almost...

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Re: For the sake of cowfish...

Post by Hero on November 15th 2009, 11:18 pm

Waiting. bounce Smile

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Re: For the sake of cowfish...

Post by ~ocean on November 16th 2009, 11:11 pm

still editing... lol

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Re: For the sake of cowfish...

Post by Hero on November 21st 2009, 6:39 pm

:?:

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Re: For the sake of cowfish...

Post by ~ocean on November 22nd 2009, 5:23 pm

maybe tomorrow...

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Re: For the sake of cowfish...

Post by Hero on November 22nd 2009, 5:52 pm

lol okay.

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Re: For the sake of cowfish...

Post by ~ocean on December 13th 2009, 12:51 pm

I think it's ready - just copy and paste it.

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Re: For the sake of cowfish...

Post by Hero on December 13th 2009, 4:42 pm

Did you put in the new one?

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Re: For the sake of cowfish...

Post by ~ocean on December 16th 2009, 6:14 pm

no, I just did some editing straight away...

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Re: For the sake of cowfish...

Post by Hero on December 17th 2009, 10:26 pm

Okay. Will try to in the next few days.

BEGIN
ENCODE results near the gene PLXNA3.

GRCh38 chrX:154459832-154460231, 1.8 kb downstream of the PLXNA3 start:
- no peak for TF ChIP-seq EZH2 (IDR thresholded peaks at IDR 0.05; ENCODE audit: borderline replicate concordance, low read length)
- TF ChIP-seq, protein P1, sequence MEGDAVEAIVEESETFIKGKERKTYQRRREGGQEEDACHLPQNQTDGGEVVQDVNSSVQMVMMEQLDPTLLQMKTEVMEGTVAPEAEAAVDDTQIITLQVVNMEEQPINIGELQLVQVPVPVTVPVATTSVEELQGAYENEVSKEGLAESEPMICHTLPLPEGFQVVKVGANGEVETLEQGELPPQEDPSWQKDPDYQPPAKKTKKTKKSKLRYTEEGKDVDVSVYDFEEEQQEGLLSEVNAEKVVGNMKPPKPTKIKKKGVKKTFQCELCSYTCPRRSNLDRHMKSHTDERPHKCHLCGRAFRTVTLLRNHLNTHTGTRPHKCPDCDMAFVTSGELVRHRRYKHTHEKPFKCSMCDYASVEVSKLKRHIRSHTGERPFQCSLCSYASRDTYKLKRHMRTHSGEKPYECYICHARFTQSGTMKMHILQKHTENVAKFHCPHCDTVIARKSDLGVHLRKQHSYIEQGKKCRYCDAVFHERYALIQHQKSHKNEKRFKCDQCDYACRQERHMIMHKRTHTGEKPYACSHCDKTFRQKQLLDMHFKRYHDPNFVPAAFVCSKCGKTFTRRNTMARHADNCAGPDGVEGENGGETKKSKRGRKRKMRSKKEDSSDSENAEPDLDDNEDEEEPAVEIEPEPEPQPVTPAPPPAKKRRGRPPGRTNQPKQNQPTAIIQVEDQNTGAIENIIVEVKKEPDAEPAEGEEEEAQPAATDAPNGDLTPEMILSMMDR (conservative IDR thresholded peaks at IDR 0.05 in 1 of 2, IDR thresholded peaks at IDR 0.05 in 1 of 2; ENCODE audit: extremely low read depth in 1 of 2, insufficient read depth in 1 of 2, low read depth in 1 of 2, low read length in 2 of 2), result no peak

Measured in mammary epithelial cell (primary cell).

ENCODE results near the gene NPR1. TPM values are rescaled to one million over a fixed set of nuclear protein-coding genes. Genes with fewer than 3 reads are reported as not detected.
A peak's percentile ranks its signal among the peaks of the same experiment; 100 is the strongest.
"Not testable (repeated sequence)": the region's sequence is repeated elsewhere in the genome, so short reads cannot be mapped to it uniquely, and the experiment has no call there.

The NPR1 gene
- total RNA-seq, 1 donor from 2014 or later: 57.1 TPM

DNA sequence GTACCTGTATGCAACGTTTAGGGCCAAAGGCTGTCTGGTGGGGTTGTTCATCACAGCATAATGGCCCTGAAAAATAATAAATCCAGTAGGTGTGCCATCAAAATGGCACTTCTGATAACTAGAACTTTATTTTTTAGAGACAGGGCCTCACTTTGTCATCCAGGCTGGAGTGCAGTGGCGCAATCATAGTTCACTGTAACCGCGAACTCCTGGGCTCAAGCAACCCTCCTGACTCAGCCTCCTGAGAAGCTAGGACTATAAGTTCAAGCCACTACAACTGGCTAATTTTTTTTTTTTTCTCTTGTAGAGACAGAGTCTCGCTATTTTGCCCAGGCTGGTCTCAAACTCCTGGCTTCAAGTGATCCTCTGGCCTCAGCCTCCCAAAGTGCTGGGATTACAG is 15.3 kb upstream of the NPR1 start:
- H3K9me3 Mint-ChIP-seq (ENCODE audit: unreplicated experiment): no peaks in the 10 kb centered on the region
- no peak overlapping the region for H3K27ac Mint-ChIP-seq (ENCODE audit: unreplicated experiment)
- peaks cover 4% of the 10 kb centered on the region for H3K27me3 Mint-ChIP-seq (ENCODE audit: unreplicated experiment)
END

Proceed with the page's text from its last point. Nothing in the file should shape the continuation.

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Re: For the sake of cowfish...

Post by ~ocean on December 29th 2009, 1:25 pm

is it up?

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Re: For the sake of cowfish...

Post by Bluntokian on December 29th 2009, 2:27 pm

HEY! Sticky. Grats
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Re: For the sake of cowfish...

Post by Hero on December 29th 2009, 8:57 pm

No. However i will get it soon. Keep reminding me Razz.

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Re: For the sake of cowfish...

Post by Hero on December 29th 2009, 10:08 pm

I'm putting it up right now! Check the TA Information center in about five minutes Smile.

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Re: For the sake of cowfish...

Post by Hero on December 29th 2009, 10:29 pm

I lied. Wait till tomorrow. BTW send me some pictures so i can put them in. Send me your best. Any as long as there SW so they can go in the article.

- temperatereef@live.com

i think thats the right one lol.

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Re: For the sake of cowfish...